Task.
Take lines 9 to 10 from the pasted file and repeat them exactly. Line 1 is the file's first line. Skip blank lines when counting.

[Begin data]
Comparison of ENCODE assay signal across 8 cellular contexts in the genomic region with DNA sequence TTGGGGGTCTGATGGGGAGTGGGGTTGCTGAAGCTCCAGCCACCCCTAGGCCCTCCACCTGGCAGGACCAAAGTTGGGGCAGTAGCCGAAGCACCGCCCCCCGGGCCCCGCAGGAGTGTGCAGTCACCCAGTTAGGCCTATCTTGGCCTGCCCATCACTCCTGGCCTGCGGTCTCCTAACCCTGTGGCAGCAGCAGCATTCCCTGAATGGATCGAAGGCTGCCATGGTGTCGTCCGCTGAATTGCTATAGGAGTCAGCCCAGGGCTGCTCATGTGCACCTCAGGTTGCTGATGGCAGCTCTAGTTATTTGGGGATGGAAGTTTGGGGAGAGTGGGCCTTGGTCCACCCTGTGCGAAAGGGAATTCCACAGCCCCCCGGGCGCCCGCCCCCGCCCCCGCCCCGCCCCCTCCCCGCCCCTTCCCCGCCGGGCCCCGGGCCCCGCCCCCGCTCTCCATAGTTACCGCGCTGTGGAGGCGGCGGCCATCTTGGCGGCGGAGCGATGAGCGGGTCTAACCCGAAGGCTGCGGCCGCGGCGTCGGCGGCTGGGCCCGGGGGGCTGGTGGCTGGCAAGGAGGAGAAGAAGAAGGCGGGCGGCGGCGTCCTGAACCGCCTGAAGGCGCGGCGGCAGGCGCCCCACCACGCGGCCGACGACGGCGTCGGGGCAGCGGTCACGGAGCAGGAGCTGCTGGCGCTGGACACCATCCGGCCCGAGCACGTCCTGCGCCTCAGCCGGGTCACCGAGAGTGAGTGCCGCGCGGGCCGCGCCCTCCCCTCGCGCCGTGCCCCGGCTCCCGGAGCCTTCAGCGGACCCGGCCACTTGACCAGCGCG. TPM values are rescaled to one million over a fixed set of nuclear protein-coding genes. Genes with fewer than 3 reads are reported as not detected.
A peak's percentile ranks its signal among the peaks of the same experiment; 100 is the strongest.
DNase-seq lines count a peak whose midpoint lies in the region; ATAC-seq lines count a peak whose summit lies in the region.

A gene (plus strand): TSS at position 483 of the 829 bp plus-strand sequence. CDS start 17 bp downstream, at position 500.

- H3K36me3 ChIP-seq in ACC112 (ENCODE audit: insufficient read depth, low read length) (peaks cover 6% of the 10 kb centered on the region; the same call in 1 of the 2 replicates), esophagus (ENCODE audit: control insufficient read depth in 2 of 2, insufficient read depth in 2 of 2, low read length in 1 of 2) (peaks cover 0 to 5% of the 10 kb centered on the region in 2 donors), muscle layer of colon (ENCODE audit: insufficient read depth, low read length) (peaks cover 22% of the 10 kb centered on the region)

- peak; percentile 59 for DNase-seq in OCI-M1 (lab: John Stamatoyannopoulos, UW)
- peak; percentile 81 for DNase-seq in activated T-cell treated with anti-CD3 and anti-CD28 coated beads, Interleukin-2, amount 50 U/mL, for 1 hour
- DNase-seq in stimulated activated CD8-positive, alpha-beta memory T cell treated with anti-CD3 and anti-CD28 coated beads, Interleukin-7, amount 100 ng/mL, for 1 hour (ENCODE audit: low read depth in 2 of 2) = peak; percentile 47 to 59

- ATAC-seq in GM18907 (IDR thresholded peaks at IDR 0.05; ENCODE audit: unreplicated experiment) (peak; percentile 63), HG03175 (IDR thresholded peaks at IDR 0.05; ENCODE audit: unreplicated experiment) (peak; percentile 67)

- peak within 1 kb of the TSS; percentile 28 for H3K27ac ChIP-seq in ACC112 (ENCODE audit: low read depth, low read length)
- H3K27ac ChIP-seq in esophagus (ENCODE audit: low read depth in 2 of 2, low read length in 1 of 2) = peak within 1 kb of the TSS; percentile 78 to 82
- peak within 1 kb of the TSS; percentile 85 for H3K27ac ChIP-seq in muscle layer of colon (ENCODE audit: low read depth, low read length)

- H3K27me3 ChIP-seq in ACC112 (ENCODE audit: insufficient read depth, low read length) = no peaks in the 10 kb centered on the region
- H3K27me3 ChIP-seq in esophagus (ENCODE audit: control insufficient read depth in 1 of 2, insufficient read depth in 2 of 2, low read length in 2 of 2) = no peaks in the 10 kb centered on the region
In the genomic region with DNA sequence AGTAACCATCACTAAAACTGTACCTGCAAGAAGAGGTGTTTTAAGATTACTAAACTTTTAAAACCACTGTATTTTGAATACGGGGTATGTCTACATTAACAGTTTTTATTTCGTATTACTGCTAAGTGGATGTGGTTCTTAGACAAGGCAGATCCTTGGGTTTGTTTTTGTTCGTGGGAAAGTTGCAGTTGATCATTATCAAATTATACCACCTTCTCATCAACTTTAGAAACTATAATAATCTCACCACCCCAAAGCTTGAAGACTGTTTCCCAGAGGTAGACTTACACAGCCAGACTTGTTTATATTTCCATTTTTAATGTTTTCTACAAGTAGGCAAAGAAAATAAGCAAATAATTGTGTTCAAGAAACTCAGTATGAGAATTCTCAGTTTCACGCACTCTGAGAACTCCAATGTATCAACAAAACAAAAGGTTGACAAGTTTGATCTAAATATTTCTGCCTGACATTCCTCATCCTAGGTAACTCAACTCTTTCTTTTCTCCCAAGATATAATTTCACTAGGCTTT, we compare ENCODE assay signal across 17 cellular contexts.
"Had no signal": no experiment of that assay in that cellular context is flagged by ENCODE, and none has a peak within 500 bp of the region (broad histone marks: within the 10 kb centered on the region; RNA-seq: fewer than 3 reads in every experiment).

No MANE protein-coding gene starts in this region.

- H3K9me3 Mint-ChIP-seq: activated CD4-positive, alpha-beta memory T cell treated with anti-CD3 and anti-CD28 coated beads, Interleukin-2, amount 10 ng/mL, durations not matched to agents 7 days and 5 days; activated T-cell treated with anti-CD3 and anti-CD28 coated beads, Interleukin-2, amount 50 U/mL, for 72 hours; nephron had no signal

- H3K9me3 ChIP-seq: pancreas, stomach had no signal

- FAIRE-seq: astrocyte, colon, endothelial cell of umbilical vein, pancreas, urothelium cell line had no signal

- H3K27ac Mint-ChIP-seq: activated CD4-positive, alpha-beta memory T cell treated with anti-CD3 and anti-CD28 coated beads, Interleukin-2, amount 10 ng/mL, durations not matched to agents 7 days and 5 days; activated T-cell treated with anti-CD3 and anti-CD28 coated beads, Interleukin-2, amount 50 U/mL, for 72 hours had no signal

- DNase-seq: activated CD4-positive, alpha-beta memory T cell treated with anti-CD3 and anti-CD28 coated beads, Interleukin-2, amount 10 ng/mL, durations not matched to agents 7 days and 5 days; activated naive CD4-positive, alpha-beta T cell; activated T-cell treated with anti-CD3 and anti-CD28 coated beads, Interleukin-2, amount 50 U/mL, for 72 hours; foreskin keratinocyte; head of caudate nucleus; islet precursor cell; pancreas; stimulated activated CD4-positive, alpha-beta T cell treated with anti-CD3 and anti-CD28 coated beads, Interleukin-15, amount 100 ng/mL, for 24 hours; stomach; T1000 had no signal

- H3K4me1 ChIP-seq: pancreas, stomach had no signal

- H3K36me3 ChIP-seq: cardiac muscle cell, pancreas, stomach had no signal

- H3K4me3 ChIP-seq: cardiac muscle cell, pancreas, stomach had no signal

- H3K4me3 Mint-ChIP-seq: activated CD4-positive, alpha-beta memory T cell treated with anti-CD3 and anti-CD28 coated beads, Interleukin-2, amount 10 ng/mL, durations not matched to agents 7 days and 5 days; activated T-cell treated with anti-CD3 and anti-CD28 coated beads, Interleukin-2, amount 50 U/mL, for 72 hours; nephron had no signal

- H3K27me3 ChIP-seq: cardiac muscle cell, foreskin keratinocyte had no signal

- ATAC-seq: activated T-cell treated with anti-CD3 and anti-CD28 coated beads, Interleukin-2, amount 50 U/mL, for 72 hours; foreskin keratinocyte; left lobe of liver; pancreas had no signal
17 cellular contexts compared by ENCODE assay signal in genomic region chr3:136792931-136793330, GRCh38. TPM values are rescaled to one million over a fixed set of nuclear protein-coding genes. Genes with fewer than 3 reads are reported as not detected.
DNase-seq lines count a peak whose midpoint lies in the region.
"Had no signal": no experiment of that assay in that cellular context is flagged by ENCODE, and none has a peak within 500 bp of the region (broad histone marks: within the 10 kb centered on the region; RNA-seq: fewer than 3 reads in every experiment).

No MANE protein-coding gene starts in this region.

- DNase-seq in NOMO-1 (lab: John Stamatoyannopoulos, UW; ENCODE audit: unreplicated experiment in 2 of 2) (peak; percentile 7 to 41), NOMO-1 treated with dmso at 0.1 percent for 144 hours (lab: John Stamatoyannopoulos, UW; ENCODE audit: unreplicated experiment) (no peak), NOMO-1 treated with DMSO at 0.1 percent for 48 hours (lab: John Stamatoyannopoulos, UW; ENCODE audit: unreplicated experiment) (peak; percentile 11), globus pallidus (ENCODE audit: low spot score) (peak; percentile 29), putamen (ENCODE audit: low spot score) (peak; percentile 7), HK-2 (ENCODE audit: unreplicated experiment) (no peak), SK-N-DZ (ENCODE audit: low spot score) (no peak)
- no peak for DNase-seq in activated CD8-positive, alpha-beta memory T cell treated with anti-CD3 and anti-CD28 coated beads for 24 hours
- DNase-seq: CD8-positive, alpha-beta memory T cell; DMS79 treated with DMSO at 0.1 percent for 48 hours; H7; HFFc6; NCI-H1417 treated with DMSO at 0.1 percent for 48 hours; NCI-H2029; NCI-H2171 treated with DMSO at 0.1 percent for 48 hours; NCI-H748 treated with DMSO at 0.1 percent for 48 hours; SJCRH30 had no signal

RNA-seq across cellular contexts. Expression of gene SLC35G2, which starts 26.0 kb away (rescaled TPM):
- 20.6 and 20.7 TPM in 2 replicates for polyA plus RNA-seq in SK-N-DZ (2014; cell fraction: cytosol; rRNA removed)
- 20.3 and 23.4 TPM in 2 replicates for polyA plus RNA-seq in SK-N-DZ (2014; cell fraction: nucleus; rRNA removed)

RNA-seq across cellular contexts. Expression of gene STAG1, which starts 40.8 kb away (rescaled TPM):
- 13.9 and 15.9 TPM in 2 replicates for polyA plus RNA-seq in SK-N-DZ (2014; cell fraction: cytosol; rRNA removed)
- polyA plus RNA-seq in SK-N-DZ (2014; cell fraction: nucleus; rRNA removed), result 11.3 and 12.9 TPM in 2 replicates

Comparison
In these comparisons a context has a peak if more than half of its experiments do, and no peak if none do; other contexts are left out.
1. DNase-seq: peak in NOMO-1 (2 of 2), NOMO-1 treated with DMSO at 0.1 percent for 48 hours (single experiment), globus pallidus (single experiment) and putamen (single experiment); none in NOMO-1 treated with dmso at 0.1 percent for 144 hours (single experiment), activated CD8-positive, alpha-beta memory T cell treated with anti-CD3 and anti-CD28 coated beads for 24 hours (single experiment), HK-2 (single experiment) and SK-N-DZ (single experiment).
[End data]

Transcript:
- ATAC-seq in GM18907 (IDR thresholded peaks at IDR 0.05; ENCODE audit: unreplicated experiment) (peak; percentile 63), HG03175 (IDR thresholded peaks at IDR 0.05; ENCODE audit: unreplicated experiment) (peak; percentile 67)

- peak within 1 kb of the TSS; percentile 28 for H3K27ac ChIP-seq in ACC112 (ENCODE audit: low read depth, low read length)